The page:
Massacred for Gold

In 1887, in Oregon’s remote Hells Canyon, an improbable gang of horsethieves and schoolboys robbed and murdered as many as 34 Chinese gold miners in the worst of the many crimes committed by whites against Chinese immigrants in the American West in the 19th century.

The crime was discovered when the battered bodies of the Chinese began appearing in the Snake River at Lewiston, Idaho, 65 miles to the north. The gang had thrown the bodies into the river.

Even though the killers were known, and one confessed, no one was ever convicted of the crime. A grand jury indicted six men and boys, one as young as 15, for murder, but three of the men escaped, including the ring leaders. After a brief trial, three others were found innocent by an all-white male jury, which had little sympathy for the Chinese. A cover-up followed and the crime was all but forgotten for the next 100 years, until a county clerk found hidden records in an unused safe.

Memorial to the murdered Chinese, installed by the author and other volunteers at the site of the massacre, 65 miles south of Lewiston, Idaho. The wording is in three languages, English, Chinese and Nez Perce, recognizing this region was once part of the Nez Perce homeland. (Deston Nokes photo)

Massacred for Gold: The Chinese in Hells Canyon traces the author’s long, personal journey to expose details of the massacre and its aftermath to understand how the crime was kept in the dark for so long. As he pursued the story, he was haunted by one overriding question: Why did the gang kill the Chinese when they could easily have taken their gold and let them go? There was little chance any lawman would want to enter the canyon — the deepest in North America — to investigate. Few at that time cared about the Chinese, who were the target of discrimination throughout the West.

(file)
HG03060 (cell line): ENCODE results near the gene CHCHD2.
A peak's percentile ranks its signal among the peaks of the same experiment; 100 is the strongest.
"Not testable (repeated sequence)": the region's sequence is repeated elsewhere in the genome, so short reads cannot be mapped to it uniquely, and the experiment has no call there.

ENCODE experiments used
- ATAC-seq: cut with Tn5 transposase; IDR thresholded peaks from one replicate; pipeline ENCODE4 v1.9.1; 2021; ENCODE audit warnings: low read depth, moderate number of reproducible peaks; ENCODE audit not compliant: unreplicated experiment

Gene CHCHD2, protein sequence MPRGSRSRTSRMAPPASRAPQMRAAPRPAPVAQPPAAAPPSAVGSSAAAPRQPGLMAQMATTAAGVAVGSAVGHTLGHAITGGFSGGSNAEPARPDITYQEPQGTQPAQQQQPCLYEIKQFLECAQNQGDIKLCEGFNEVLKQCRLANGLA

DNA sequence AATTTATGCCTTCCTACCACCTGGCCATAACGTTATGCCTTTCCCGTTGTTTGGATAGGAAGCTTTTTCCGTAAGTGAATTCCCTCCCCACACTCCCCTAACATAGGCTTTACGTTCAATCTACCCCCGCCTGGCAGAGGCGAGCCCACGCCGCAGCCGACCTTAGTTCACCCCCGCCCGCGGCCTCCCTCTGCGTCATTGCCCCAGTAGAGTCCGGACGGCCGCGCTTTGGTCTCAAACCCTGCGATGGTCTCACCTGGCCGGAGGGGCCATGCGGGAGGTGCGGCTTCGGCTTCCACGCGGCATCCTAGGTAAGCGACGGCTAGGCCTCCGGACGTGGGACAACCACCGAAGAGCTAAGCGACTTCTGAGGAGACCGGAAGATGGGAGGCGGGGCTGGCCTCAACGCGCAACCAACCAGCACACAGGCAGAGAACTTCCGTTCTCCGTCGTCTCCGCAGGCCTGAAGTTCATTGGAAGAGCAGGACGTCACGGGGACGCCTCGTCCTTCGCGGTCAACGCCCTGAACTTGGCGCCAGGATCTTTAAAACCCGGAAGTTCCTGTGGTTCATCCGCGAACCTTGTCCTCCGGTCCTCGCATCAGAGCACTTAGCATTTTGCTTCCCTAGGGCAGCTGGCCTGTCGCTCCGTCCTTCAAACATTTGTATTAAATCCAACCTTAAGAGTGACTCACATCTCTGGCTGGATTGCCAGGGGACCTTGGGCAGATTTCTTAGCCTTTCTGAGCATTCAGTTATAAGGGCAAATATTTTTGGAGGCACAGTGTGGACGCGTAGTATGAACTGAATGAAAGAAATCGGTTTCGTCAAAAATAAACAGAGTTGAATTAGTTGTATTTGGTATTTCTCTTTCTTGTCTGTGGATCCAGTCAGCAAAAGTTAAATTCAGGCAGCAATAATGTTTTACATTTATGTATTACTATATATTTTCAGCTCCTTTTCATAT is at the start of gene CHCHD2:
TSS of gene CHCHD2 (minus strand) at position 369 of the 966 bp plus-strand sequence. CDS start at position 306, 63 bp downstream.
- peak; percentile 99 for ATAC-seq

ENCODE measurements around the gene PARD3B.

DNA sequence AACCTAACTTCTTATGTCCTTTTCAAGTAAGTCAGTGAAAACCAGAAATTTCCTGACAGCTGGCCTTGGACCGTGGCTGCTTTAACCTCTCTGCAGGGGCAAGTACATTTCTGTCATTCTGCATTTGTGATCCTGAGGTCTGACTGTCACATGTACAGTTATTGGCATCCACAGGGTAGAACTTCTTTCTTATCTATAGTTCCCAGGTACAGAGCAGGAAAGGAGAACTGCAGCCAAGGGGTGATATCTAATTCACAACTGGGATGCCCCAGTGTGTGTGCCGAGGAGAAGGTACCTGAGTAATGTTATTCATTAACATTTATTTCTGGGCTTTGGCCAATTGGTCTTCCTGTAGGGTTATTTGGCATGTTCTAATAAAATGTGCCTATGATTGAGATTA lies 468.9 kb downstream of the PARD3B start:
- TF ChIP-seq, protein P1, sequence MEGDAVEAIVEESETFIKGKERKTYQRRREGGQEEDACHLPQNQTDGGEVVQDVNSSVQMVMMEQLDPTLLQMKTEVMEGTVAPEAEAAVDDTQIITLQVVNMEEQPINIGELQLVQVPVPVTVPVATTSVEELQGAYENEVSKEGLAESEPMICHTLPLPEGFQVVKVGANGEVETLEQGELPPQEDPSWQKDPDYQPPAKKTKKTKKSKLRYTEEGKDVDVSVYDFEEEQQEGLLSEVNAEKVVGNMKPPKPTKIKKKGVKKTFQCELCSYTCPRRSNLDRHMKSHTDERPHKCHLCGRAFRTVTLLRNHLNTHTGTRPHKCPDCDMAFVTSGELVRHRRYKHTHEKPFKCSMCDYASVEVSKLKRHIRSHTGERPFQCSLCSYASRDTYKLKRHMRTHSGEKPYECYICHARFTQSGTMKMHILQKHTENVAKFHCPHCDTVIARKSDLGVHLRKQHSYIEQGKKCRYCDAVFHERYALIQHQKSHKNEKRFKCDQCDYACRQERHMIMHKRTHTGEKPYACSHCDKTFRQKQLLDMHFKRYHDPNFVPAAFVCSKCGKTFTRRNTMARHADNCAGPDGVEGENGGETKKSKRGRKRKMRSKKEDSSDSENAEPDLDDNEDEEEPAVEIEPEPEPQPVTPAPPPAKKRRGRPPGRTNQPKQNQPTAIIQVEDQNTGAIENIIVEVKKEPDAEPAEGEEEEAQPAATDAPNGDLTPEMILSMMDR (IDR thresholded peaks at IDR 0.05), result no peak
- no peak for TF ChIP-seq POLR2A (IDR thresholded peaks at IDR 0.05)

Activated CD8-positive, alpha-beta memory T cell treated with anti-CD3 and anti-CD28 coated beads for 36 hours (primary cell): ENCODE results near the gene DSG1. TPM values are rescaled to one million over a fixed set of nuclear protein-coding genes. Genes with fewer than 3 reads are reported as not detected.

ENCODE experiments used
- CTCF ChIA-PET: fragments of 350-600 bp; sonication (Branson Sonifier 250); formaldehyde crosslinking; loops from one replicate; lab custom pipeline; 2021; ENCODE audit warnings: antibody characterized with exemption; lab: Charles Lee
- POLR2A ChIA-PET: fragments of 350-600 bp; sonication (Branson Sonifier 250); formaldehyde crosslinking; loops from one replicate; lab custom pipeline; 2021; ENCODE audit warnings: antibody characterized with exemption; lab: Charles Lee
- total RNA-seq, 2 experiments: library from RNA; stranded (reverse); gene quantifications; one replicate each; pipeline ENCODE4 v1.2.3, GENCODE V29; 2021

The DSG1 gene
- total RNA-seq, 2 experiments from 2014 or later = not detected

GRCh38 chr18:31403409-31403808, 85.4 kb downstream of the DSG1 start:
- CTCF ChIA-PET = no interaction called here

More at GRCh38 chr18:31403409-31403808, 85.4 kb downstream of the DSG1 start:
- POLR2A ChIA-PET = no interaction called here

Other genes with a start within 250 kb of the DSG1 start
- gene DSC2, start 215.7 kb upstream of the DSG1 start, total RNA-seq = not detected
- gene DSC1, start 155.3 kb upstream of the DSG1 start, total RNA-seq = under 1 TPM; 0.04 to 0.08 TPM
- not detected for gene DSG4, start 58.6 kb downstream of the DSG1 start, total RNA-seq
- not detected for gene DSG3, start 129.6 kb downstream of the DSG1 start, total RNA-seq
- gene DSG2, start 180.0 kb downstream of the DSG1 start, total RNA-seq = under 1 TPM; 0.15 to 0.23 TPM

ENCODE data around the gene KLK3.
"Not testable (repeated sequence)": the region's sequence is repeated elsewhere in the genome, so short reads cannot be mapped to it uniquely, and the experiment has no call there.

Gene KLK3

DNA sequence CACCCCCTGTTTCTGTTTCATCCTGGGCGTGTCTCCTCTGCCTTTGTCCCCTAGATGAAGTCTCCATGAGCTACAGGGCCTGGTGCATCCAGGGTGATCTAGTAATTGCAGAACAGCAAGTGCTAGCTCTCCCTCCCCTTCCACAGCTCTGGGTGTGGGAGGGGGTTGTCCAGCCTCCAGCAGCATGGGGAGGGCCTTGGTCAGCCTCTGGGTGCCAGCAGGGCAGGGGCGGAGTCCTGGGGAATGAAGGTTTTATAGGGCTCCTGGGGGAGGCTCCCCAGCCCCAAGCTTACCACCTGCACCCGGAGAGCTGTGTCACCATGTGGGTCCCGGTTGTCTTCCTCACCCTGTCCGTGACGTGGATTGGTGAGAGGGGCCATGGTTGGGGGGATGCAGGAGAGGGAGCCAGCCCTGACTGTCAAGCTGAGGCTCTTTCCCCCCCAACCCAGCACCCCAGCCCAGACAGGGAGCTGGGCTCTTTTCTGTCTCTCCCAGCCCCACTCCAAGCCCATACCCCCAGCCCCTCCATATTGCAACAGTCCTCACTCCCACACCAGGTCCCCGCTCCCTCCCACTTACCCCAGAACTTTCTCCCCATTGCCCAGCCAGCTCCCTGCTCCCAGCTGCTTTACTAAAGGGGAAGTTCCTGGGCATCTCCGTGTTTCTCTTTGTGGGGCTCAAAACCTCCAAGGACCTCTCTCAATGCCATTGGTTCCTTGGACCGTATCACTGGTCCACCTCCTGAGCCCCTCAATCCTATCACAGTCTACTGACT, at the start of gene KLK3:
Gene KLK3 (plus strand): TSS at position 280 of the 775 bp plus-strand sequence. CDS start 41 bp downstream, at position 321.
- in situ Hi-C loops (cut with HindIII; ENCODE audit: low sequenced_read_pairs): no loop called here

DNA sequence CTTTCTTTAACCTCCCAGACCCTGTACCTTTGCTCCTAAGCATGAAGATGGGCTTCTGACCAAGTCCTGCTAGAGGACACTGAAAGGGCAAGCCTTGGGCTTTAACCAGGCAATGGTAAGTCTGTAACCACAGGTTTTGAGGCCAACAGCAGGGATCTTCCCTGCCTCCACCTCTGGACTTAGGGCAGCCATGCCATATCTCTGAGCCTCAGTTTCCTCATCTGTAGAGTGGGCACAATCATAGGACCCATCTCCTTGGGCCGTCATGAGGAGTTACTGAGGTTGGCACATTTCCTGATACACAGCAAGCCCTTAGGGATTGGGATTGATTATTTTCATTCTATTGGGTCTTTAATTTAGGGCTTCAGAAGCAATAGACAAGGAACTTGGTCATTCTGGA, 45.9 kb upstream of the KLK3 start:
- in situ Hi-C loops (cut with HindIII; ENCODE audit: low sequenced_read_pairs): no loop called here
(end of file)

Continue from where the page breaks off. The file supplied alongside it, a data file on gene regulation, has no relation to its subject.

The author’s conclusion as to why the Chinese were killed is chilling: The crime was a savage act of racial hatred.

In his book, the author also tells of the experiences of the tens of thousands of Chinese who journeyed across the Pacific to mine gold and build railroads throughout the American West. At first they were recruited to alleviate a shortage of labor, then reviled when jobs became scarce. Hostility toward the Chinese resulted in Congress enacting the Chinese Exclusion Act in 1882, which barred any more Chinese laborers, although allowing those already in the country to remain.

A memorial is created

After the book came out in 2009, the author and a group of volunteers organized the Chinese Remembering Committee to keep alive the knowledge of the long-forgotten crime. The committee raised money for a memorial to the murdered miners at the site of the massacre, high on a cliff overlooking the Snake River. The federal government has officially designated the site as Chinese Massacre Cove.

Now in its fourth printing, Massacred for Gold was the subject of a 2017 Oregon Public Broadcasting television program.

Learn more here.

Published in 2009 by Oregon State University Press.

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